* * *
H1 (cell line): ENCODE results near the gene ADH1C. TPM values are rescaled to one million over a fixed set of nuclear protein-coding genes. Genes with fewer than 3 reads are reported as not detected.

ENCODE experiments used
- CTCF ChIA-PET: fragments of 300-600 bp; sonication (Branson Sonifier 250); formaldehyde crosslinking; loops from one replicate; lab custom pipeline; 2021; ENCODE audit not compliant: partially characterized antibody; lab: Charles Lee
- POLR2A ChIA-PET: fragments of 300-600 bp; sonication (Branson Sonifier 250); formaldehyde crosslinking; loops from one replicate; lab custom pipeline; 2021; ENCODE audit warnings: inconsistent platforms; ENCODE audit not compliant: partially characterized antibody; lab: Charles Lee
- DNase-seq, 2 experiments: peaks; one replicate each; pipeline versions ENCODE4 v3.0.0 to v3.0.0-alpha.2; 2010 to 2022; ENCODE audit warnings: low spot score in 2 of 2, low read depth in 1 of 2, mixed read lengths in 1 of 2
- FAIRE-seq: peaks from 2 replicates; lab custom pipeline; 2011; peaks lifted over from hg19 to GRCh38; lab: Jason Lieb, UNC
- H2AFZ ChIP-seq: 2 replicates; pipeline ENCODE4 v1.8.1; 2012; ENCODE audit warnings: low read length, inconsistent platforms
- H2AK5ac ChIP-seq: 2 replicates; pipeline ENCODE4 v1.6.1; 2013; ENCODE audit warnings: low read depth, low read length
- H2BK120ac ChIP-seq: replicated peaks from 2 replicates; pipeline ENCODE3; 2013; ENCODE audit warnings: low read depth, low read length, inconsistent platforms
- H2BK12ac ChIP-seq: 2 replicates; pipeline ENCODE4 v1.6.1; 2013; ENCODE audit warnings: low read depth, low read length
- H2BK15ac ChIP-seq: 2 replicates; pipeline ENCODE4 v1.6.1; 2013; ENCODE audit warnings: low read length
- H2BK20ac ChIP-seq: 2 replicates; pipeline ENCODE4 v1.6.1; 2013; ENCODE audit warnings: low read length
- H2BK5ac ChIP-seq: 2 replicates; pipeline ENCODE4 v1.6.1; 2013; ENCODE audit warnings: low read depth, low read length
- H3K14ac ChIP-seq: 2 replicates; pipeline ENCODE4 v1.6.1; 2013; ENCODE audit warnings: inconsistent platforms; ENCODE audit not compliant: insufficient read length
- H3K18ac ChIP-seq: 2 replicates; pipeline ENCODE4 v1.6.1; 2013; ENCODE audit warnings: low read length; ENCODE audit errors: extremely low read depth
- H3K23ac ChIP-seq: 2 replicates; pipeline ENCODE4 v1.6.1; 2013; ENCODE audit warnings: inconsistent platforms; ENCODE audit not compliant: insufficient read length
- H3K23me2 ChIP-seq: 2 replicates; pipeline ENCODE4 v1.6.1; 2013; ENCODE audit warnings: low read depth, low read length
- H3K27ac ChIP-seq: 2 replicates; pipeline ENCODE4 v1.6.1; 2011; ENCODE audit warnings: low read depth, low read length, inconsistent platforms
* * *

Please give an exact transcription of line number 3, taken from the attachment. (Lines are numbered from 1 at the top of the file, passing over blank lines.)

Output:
- CTCF ChIA-PET: fragments of 300-600 bp; sonication (Branson Sonifier 250); formaldehyde crosslinking; loops from one replicate; lab custom pipeline; 2021; ENCODE audit not compliant: partially characterized antibody; lab: Charles Lee